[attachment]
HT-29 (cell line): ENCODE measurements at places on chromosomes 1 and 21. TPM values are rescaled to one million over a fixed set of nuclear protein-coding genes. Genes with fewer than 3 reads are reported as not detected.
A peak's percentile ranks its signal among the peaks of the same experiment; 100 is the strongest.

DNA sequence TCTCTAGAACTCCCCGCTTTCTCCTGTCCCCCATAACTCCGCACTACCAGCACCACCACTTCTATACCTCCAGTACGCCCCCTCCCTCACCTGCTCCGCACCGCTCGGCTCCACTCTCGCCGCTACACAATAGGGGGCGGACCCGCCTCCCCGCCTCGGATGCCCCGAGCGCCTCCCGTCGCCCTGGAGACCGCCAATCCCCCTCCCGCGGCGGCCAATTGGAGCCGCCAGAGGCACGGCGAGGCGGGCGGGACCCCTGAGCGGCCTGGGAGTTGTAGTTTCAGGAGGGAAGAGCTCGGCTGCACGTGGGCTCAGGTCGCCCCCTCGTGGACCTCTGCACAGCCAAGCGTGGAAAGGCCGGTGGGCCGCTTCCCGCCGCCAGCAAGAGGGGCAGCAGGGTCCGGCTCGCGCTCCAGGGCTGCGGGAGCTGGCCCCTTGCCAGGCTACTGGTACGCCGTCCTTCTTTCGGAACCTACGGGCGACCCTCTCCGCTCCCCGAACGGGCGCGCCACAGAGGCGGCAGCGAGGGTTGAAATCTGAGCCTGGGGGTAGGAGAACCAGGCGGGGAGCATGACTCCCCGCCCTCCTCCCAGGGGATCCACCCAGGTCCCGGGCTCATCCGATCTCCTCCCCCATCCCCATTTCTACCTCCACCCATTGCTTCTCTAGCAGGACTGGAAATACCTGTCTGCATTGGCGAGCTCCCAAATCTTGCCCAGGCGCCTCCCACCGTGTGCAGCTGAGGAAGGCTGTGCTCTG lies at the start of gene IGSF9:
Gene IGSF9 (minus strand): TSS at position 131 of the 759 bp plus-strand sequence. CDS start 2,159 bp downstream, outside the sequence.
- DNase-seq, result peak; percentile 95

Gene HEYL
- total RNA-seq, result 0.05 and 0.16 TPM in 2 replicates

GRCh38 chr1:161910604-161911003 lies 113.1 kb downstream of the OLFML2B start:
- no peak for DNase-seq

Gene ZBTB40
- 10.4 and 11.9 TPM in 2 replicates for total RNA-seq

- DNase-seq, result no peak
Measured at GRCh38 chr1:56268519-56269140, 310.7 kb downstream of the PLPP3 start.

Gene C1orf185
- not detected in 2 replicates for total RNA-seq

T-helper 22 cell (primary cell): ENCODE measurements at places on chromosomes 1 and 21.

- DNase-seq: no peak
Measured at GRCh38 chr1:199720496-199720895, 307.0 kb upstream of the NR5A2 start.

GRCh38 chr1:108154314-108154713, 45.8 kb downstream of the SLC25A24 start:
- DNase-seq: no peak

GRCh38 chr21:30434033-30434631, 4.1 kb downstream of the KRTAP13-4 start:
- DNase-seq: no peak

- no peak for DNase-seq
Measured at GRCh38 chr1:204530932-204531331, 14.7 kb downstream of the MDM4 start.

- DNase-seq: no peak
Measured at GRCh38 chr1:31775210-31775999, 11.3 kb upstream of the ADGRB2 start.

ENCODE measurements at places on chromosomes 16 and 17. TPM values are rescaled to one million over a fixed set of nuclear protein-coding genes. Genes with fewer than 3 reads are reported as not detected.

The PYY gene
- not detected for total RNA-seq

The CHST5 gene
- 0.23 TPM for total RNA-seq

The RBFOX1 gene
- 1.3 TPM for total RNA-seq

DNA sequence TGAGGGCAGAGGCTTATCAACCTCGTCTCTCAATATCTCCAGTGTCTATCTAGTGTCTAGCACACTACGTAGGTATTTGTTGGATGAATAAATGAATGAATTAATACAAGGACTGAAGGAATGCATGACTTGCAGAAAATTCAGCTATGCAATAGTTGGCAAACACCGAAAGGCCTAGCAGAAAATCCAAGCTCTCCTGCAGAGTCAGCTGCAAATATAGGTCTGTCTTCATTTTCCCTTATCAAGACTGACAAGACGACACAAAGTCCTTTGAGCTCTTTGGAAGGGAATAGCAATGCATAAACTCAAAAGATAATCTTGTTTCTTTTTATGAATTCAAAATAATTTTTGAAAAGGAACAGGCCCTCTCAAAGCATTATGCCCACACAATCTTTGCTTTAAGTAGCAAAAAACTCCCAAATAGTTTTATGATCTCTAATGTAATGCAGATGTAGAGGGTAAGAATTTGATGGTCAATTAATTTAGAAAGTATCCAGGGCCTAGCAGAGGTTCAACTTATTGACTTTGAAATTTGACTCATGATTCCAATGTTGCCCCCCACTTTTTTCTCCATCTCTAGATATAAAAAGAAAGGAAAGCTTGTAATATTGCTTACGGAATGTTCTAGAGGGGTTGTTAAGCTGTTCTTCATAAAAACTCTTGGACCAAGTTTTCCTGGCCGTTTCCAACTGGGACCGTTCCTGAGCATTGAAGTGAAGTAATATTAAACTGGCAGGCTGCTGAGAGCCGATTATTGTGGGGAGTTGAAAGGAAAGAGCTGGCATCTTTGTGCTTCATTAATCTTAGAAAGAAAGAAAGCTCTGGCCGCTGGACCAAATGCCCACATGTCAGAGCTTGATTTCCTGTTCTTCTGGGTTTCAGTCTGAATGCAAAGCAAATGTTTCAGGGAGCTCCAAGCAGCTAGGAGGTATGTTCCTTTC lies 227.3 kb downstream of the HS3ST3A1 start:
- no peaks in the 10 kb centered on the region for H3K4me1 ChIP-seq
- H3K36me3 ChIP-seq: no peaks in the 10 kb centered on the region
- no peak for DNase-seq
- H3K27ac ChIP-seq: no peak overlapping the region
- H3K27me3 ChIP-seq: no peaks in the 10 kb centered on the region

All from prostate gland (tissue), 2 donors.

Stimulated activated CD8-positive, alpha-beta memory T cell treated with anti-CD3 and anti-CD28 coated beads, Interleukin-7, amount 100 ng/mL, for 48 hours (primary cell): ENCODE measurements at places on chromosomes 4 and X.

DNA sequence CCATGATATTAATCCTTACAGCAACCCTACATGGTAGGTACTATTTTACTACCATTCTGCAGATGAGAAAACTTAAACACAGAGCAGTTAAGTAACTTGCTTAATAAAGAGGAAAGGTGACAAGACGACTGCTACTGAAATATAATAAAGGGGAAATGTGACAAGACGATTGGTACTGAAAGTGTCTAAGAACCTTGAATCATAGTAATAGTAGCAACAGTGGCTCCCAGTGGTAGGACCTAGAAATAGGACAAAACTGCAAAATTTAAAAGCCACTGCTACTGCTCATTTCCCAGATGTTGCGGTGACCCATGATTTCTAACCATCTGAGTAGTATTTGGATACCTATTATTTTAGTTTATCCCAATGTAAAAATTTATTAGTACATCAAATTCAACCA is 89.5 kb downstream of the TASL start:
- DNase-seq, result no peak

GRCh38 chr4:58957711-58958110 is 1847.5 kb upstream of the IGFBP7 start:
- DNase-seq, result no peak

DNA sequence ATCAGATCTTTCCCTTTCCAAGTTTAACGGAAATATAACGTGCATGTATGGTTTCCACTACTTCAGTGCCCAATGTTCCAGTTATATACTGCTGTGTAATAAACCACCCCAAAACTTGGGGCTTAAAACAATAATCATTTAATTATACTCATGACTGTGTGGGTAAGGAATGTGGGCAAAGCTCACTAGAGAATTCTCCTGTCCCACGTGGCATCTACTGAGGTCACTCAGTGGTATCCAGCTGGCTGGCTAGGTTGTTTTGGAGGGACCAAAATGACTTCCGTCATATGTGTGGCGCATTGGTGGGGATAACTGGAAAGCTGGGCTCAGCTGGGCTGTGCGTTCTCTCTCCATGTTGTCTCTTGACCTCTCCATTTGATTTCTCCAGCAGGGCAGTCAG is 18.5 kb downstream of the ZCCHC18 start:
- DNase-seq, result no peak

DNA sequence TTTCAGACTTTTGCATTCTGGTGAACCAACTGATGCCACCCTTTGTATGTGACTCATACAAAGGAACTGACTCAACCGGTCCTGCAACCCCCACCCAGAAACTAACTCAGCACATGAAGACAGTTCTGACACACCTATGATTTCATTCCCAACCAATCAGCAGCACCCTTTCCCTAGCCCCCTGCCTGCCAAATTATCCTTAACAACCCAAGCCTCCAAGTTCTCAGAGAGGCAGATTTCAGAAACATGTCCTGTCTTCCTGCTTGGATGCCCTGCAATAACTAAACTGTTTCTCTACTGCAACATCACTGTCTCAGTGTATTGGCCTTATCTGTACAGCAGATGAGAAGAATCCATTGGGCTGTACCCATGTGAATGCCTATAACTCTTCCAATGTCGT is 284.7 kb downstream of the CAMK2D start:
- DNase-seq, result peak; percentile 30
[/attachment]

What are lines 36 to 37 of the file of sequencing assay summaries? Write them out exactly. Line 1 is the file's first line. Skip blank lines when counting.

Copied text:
- H3K36me3 ChIP-seq: no peaks in the 10 kb centered on the region
- no peak for DNase-seq